There were mostly good feelings all around as the Newport Beach City Council on Tuesday took a step toward putting a 130-room hotel at the former City Hall site in Lido Village.
And despite R.D. Olson Development winning the evening and the initial round, the Irvine-based firm was complimentary of its two competitors for the project: the Shopoff Group, which wanted to build a 99-unit, mixed-use residential complex, and Sonnenblick Development, which wanted to construct a 148-room hotel.
Mayor Keith Curry preceded the call for a council vote with "here it is, folks." The council chambers was so packed that for the first time since the council began meeting there in December, it was standing-room only.
What came next was a 6-0 vote in favor, with Councilman Mike Henn abstaining because of a business conflict.
The council's action also included creating an ad-hoc negotiating committee, made up of Councilmen Ed Selich and Rush Hill, and modifying the land-use rules and zoning code for the 4.3-acre former City Hall site at 3300 Newport Blvd.
City officials said the project still faces various administrative hurdles, including approval from the city's Planning Commission and the California Coastal Commission.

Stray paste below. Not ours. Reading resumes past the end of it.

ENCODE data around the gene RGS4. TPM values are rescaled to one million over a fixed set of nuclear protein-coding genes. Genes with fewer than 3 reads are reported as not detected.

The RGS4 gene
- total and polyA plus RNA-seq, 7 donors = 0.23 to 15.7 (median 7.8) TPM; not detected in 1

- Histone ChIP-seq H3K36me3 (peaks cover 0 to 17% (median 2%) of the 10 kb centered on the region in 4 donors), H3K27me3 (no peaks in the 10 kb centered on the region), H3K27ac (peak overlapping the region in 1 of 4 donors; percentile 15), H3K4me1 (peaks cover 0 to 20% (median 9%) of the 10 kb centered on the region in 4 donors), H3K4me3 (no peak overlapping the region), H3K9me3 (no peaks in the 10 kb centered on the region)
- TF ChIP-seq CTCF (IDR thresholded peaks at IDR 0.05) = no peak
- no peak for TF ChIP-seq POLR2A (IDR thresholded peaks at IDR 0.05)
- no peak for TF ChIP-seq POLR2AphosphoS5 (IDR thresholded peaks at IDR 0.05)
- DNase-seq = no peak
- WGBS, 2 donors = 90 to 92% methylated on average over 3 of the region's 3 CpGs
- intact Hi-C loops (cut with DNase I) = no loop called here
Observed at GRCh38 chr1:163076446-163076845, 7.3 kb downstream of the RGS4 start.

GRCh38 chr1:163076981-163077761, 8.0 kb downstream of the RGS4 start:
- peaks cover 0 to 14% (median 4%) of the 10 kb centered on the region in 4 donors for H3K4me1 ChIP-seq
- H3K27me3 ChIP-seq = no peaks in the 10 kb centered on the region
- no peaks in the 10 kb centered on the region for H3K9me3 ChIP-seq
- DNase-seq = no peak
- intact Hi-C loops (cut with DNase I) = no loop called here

Councilman Tony Petros called Tuesday's vote something comparable to finding "a dance partner" and starting the dance, "and that dance will lead to a series of negotiations."
According to the city's 170-page report, the 130-room Lido House Hotel is anticipated to cost $46.6 million and generate $1.53 million in annual revenue through its lease agreement and taxes. Room rates will average $279 a night.
Frequent council critic Jim Mosher objected, calling the project, which would come with a 99-year lease, "unproven" and not innovative.
Bob Olson, president and chief executive of R.D. Olson and a longtime Newport resident,
described the facility as "Newport nautical" with Cape Cod roots. Other words that describe it, Olson said, are "balanced, appropriate, realistic, feasible, thoughtful, connecting" and, true to the city's name, "Newport" and "beachy."
He told the council that his firm has met with various area homeowners associations and "virtually everywhere we've gone, we've received a lot of support. We're very humbled by the response we've received."
He also acknowledged that "we've still got work ahead" for the Lido House Hotel, which will also include a spa, dining options and some public areas.
Councilwoman Nancy Gardner said she was concerned about hotel's parking situation, particularly for the employees.
"That's a lot of cars coming in," she said. "As much as we'd like, they're not all going to be taking public transit and riding bikes."